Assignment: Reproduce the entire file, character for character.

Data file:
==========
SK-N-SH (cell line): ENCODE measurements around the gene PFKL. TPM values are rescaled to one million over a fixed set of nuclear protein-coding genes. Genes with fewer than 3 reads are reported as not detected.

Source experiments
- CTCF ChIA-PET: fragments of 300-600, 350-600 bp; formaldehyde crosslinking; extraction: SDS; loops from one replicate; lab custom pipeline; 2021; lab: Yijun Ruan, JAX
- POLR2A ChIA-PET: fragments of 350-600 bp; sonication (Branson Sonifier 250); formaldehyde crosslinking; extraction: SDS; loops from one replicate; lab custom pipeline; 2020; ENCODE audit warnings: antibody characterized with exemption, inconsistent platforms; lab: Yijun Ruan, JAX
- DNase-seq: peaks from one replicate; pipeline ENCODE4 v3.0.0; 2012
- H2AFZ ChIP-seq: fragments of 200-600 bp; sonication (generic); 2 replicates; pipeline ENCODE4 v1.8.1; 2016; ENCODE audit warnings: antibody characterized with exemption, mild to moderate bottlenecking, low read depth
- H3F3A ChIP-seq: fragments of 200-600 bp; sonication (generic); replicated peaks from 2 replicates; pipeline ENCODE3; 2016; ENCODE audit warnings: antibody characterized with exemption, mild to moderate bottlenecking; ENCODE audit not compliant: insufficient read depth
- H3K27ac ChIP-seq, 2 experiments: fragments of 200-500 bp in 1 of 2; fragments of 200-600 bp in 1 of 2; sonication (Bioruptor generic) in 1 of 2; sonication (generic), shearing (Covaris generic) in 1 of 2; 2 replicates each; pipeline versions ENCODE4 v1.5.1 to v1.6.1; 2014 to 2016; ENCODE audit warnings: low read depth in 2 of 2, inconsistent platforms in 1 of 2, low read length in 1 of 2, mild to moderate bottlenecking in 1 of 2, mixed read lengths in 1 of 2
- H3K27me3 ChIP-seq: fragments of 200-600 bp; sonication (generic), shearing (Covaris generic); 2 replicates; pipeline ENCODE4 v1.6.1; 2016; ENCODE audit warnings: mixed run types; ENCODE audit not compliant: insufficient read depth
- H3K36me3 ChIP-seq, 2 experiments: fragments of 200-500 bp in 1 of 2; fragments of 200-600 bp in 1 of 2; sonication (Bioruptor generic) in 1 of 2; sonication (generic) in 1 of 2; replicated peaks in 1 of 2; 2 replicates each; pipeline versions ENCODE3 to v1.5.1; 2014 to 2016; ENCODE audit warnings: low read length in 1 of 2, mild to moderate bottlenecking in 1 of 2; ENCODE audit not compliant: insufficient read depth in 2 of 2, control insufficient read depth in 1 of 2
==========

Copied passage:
SK-N-SH (cell line): ENCODE measurements around the gene PFKL. TPM values are rescaled to one million over a fixed set of nuclear protein-coding genes. Genes with fewer than 3 reads are reported as not detected.

Source experiments
- CTCF ChIA-PET: fragments of 300-600, 350-600 bp; formaldehyde crosslinking; extraction: SDS; loops from one replicate; lab custom pipeline; 2021; lab: Yijun Ruan, JAX
- POLR2A ChIA-PET: fragments of 350-600 bp; sonication (Branson Sonifier 250); formaldehyde crosslinking; extraction: SDS; loops from one replicate; lab custom pipeline; 2020; ENCODE audit warnings: antibody characterized with exemption, inconsistent platforms; lab: Yijun Ruan, JAX
- DNase-seq: peaks from one replicate; pipeline ENCODE4 v3.0.0; 2012
- H2AFZ ChIP-seq: fragments of 200-600 bp; sonication (generic); 2 replicates; pipeline ENCODE4 v1.8.1; 2016; ENCODE audit warnings: antibody characterized with exemption, mild to moderate bottlenecking, low read depth
- H3F3A ChIP-seq: fragments of 200-600 bp; sonication (generic); replicated peaks from 2 replicates; pipeline ENCODE3; 2016; ENCODE audit warnings: antibody characterized with exemption, mild to moderate bottlenecking; ENCODE audit not compliant: insufficient read depth
- H3K27ac ChIP-seq, 2 experiments: fragments of 200-500 bp in 1 of 2; fragments of 200-600 bp in 1 of 2; sonication (Bioruptor generic) in 1 of 2; sonication (generic), shearing (Covaris generic) in 1 of 2; 2 replicates each; pipeline versions ENCODE4 v1.5.1 to v1.6.1; 2014 to 2016; ENCODE audit warnings: low read depth in 2 of 2, inconsistent platforms in 1 of 2, low read length in 1 of 2, mild to moderate bottlenecking in 1 of 2, mixed read lengths in 1 of 2
- H3K27me3 ChIP-seq: fragments of 200-600 bp; sonication (generic), shearing (Covaris generic); 2 replicates; pipeline ENCODE4 v1.6.1; 2016; ENCODE audit warnings: mixed run types; ENCODE audit not compliant: insufficient read depth
- H3K36me3 ChIP-seq, 2 experiments: fragments of 200-500 bp in 1 of 2; fragments of 200-600 bp in 1 of 2; sonication (Bioruptor generic) in 1 of 2; sonication (generic) in 1 of 2; replicated peaks in 1 of 2; 2 replicates each; pipeline versions ENCODE3 to v1.5.1; 2014 to 2016; ENCODE audit warnings: low read length in 1 of 2, mild to moderate bottlenecking in 1 of 2; ENCODE audit not compliant: insufficient read depth in 2 of 2, control insufficient read depth in 1 of 2